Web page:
CHICAGO (CBS) — Mayor Lori Lightfoot has proposed a new ordinance to require landlords to give tenants additional notice before ending their leases, and in some cases providing them with payments to help them pay for a new place to live.
The measure would require landlords to provide 90 days notice to tenants who have lived in their units for more than 6 months before terminating or deciding not to renew their lease. The city currently requires only 30 days notice.
“That’s just 30 days to find a new home that you can afford, that’s close to your job and other responsibilities, and make arrangements to move all within that time period,” Lightfoot said after Wednesday’s virtual City Council meeting.
If a landlord fails to meet the new notice requirements, tenants would be allowed to stay in the unit for up to 90 days of receiving a notice, paying the same rent as their last full rental payment.
For tenants who have lived in a unit for 6 months or less, 30 days notice would still be required, and tenants would be allowed to stay up for 60 days if they are given insufficient notice, paying the same rent as their last full rental payment.
Under the ordinance any “material change” to a tenant’s lease terms, such as a rent hike, would be considered termination of an existing lease.
In addition to the new notice requirements, landlords who are forcing tenants to move out for renovations or new development would be required to provide them with a one-time payment of $2,500 within seven days of them vacating the premises. Landlords would be allowed to reduce that payment to cover any unpaid rent due before tenants are forced to leave, but could not withhold any part of that payment to cover damage to the premises.
When Lightfoot introduced the ordinance at the City Council meeting on Wednesday, two progressive aldermen moved to have the measure sent to the Rules Committee, where legislation is often left to languish without a vote. However, Lightfoot said she is confident her proposal will pass next month.
“This is going to be going to committee, and my expectation is it will be passed in June, because people need relief. This is an important measure to make sure that renters have the kind of notice they need beyond 30 days to be able to organize their lives. I can’t imagine what the possible objection would be from aldermen to that,” Lightfoot said.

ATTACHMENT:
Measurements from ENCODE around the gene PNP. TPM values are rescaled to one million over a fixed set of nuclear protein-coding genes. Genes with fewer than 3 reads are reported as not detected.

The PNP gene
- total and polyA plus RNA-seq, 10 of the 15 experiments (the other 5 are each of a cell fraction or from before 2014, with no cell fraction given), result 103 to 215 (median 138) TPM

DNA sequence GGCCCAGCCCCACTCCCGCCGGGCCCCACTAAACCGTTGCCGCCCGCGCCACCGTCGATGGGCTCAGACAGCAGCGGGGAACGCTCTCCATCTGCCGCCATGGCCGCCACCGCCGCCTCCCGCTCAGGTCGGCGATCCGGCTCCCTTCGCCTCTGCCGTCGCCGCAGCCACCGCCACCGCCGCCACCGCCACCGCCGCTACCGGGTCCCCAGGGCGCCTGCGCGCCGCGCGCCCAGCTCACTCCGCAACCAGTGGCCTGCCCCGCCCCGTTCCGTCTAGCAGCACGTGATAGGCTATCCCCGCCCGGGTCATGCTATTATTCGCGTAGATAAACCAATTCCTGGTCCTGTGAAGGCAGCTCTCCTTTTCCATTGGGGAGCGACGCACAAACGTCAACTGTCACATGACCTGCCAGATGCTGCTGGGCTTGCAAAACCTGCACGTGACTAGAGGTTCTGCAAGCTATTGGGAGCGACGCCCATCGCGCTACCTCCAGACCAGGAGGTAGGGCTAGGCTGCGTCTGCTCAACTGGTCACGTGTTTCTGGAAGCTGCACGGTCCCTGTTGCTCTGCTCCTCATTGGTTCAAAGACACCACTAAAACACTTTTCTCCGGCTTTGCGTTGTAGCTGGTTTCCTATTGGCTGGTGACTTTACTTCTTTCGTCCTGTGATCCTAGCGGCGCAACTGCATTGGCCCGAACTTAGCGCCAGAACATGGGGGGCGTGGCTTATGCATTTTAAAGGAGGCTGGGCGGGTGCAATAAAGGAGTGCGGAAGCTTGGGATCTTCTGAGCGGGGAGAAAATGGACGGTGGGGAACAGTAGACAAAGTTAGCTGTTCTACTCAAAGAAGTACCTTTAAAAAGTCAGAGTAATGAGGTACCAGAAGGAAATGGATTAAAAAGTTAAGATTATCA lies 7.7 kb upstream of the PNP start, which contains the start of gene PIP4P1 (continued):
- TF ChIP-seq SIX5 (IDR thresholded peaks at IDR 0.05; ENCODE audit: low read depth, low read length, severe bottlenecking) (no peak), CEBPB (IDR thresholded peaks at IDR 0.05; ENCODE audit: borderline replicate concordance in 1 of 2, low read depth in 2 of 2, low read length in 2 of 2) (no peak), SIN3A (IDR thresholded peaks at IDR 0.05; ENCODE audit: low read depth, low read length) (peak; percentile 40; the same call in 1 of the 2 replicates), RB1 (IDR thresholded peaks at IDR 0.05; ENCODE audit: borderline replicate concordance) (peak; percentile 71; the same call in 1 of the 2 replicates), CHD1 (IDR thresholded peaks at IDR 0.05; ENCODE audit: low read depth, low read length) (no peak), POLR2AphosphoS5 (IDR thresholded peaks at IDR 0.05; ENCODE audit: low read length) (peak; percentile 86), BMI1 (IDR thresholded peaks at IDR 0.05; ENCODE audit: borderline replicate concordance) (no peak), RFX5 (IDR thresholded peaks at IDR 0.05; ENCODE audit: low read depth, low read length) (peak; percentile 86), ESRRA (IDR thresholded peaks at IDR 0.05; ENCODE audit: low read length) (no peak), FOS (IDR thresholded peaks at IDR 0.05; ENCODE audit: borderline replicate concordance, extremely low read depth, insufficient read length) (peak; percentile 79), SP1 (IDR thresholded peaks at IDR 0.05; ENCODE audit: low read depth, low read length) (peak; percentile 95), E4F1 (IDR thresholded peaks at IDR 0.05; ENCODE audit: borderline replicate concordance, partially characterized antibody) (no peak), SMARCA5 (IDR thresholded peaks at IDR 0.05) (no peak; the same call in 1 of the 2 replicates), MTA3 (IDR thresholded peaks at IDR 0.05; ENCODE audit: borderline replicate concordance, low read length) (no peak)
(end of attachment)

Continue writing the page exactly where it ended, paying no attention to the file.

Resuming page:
According to published reports, some progressive aldermen were pushing for a more sweeping version of Lightfoot’s proposal, including larger payments to tenants forced to move out, and requiring landlords to provide those payments before a tenant leaves, not after.
However, Lightfoot said she does not expect any changes to her ordinance before it gets a vote in committee.
“There are some that aren’t happy with it, and don’t think it goes nearly enough, but as I said, balance in public policy and governance is critically important, and I think this measure strikes the appropriate balance,” she said.
However, the Autonomous Tenants Union, a tenants’ rights group, said the mayor’s proposal would have little or no impact on housing stability in Chicago, and accused the mayor of cutting off talks about the proposal two weeks ago, and introducing a plan “with no community buy-in.”
“The Mayor’s proposal is another attempt to undercut genuine progress on tenants rights, and fails to seriously address the issue of no-cause evictions, simply giving extra notice instead. No-cause evictions are a primary tool of displacement, used by large developers who will have no problem adapting increased notice requirements into their business model.” said Jake Marshall, an ATU organizer. “We still need rent relief and protections for non-payment during COVID-19. Nothing we’ve seen from the Mayor so far will stop the massive wave of evictions awaiting us once courts open. It’s clear the Mayor is listening more closely to landlords than the tenants she claims to be protecting”